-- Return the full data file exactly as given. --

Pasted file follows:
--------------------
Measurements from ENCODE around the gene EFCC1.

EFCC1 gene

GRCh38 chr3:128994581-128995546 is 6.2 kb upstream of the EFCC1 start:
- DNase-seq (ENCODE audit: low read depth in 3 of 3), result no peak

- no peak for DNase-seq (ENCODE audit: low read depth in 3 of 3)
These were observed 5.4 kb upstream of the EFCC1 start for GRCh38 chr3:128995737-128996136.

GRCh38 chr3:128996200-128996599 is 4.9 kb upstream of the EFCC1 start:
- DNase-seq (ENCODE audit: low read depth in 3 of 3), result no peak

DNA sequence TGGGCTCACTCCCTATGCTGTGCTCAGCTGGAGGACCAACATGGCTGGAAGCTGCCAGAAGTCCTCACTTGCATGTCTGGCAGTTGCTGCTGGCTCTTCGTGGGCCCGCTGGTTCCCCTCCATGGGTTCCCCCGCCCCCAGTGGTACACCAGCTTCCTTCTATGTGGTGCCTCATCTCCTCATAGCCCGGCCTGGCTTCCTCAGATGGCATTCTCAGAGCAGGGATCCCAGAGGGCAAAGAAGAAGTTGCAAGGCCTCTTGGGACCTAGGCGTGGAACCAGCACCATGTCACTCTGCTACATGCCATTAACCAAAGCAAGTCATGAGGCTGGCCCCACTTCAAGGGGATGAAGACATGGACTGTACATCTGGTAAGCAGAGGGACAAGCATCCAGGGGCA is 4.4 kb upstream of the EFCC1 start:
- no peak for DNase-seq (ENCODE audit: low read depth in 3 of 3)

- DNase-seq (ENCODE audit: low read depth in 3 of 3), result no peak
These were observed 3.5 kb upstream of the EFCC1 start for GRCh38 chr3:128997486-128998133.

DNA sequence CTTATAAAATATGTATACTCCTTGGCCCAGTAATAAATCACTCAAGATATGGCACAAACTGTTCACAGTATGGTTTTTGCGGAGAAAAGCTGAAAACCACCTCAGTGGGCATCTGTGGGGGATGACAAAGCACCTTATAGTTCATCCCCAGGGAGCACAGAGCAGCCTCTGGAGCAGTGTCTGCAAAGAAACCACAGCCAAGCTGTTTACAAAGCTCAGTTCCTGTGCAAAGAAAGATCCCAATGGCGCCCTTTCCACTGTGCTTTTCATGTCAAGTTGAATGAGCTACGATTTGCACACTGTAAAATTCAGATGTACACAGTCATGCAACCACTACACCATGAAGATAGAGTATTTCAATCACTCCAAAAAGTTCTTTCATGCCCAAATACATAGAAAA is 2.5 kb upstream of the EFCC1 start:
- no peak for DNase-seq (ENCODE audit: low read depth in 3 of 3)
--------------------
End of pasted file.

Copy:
Measurements from ENCODE around the gene EFCC1.

EFCC1 gene

GRCh38 chr3:128994581-128995546 is 6.2 kb upstream of the EFCC1 start:
- DNase-seq (ENCODE audit: low read depth in 3 of 3), result no peak

- no peak for DNase-seq (ENCODE audit: low read depth in 3 of 3)
These were observed 5.4 kb upstream of the EFCC1 start for GRCh38 chr3:128995737-128996136.

GRCh38 chr3:128996200-128996599 is 4.9 kb upstream of the EFCC1 start:
- DNase-seq (ENCODE audit: low read depth in 3 of 3), result no peak

DNA sequence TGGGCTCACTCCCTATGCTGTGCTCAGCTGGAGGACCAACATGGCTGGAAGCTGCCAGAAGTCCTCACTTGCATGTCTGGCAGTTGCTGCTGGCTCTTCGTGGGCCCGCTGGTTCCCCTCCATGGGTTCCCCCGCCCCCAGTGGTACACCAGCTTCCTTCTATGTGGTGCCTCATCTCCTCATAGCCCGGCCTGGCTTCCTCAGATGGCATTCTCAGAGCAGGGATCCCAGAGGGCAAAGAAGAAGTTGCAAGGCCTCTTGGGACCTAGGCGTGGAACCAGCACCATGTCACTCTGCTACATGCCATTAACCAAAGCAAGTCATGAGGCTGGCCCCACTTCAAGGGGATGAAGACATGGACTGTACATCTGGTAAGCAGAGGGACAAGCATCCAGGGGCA is 4.4 kb upstream of the EFCC1 start:
- no peak for DNase-seq (ENCODE audit: low read depth in 3 of 3)

- DNase-seq (ENCODE audit: low read depth in 3 of 3), result no peak
These were observed 3.5 kb upstream of the EFCC1 start for GRCh38 chr3:128997486-128998133.

DNA sequence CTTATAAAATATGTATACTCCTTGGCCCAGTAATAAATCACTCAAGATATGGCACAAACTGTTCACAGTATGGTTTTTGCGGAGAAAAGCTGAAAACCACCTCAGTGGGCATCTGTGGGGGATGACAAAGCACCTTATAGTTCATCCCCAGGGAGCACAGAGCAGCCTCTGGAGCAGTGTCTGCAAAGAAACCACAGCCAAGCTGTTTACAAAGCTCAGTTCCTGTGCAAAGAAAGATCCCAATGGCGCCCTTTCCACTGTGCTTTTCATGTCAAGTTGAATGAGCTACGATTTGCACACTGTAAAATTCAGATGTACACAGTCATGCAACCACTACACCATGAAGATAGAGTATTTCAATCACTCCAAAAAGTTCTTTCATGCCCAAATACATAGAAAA is 2.5 kb upstream of the EFCC1 start:
- no peak for DNase-seq (ENCODE audit: low read depth in 3 of 3)